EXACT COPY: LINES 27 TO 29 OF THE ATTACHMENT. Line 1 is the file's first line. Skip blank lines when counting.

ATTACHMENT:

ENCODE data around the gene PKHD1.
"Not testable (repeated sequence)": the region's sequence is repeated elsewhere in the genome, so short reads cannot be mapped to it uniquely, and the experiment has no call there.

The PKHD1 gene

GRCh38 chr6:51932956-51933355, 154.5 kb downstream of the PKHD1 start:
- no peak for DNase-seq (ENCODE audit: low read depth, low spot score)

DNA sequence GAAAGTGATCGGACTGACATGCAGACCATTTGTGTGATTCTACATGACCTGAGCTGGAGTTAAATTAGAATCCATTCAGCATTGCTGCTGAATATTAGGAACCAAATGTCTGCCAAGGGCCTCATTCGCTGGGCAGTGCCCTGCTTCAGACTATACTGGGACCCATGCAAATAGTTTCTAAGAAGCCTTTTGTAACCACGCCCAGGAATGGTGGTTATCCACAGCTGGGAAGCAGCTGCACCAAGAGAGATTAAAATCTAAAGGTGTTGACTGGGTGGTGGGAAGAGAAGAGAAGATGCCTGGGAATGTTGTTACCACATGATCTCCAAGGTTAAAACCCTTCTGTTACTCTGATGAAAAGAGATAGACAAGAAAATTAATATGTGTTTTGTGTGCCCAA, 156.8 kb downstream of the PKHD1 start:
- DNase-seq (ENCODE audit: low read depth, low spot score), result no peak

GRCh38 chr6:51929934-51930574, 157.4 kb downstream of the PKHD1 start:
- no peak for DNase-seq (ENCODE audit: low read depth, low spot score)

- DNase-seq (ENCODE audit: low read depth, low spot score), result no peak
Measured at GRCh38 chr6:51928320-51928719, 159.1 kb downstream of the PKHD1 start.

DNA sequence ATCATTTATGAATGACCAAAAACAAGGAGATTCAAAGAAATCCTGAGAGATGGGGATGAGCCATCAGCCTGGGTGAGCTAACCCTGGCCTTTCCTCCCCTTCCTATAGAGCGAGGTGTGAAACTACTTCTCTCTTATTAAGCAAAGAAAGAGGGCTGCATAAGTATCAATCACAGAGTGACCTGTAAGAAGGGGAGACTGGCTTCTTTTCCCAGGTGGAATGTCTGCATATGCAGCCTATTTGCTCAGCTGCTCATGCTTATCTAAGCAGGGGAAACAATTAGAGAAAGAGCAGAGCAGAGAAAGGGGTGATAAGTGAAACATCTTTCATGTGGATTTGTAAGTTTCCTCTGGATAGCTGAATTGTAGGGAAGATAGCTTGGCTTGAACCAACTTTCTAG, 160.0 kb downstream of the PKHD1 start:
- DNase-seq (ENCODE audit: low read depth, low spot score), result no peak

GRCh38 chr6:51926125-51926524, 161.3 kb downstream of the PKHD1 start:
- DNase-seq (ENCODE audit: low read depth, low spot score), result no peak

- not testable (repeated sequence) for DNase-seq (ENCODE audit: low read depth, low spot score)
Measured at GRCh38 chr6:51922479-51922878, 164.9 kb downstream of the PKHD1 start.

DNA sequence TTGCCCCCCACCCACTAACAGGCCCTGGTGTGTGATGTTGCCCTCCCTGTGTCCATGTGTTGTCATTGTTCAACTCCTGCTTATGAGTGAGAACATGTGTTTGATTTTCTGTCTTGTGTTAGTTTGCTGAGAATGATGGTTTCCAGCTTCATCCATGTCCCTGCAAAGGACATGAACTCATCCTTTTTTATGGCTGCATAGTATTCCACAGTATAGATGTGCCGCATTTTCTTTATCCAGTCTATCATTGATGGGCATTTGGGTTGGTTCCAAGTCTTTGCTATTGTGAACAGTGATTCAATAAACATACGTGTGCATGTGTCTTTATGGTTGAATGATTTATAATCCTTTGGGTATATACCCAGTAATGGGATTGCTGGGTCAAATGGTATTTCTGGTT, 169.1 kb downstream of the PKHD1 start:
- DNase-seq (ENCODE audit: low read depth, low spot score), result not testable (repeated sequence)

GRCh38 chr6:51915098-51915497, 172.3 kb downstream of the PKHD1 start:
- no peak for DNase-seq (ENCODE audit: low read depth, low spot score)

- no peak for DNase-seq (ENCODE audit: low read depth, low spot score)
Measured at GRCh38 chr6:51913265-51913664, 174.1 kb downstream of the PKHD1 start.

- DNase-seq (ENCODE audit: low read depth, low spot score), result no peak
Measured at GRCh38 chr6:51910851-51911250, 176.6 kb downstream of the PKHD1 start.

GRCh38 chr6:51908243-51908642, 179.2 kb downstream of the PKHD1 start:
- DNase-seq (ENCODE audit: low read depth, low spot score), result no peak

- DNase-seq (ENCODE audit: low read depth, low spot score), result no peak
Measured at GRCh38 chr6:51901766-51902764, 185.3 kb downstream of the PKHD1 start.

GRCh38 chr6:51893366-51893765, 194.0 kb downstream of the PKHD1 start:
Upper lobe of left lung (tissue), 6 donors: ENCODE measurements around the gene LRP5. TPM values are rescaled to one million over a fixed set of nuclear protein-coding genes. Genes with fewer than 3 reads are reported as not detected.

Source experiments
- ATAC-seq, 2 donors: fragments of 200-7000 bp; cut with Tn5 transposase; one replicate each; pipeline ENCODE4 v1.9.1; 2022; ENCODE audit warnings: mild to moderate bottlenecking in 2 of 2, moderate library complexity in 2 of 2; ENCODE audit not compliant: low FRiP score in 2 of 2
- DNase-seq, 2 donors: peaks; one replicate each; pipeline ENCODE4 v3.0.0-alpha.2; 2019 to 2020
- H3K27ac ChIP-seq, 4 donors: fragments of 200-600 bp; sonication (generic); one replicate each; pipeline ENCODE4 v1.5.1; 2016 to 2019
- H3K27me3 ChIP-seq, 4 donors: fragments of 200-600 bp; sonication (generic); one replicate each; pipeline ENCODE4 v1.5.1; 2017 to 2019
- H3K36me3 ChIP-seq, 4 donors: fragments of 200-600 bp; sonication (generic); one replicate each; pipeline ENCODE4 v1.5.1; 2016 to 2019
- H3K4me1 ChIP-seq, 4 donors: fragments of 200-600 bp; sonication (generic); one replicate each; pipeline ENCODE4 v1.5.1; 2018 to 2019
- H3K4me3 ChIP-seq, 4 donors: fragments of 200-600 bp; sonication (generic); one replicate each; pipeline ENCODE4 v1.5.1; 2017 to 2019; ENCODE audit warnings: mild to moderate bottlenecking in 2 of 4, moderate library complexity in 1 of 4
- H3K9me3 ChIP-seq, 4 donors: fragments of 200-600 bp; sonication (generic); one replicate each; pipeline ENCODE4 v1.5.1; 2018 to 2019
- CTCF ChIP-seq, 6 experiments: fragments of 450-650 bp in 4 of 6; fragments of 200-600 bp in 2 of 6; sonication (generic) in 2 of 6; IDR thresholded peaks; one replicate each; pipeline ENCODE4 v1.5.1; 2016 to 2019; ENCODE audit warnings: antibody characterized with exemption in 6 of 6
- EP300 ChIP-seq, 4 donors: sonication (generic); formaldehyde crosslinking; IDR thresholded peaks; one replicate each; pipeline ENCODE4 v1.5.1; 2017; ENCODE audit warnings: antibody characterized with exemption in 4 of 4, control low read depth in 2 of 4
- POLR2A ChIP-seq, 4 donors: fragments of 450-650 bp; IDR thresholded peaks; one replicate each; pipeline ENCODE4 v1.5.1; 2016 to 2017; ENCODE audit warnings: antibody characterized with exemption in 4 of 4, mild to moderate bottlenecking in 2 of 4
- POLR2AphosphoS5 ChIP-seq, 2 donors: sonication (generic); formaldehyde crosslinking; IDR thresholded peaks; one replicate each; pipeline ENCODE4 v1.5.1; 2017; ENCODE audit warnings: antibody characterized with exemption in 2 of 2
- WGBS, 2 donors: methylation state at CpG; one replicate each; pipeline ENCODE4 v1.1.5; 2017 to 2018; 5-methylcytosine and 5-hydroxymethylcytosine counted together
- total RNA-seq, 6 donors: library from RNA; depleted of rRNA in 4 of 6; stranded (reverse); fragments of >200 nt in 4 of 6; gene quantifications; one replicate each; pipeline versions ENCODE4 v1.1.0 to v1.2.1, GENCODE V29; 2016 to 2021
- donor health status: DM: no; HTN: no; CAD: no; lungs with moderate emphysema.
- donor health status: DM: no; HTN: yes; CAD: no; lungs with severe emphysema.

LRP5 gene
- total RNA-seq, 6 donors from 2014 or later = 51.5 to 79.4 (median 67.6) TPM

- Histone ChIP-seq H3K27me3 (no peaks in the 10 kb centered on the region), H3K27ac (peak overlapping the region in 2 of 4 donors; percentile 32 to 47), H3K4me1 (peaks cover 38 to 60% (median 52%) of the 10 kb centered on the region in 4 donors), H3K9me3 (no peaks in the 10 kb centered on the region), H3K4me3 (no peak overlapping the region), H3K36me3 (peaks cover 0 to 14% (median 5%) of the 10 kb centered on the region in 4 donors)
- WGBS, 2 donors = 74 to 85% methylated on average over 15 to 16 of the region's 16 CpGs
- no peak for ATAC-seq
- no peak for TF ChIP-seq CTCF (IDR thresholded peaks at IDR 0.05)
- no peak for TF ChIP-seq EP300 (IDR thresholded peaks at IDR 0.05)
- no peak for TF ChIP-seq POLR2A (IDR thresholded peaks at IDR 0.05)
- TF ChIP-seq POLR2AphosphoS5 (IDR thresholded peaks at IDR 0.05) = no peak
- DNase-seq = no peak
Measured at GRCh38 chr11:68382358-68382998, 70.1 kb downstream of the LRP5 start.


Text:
- DNase-seq (ENCODE audit: low read depth, low spot score), result no peak

- DNase-seq (ENCODE audit: low read depth, low spot score), result no peak
Measured at GRCh38 chr6:51901766-51902764, 185.3 kb downstream of the PKHD1 start.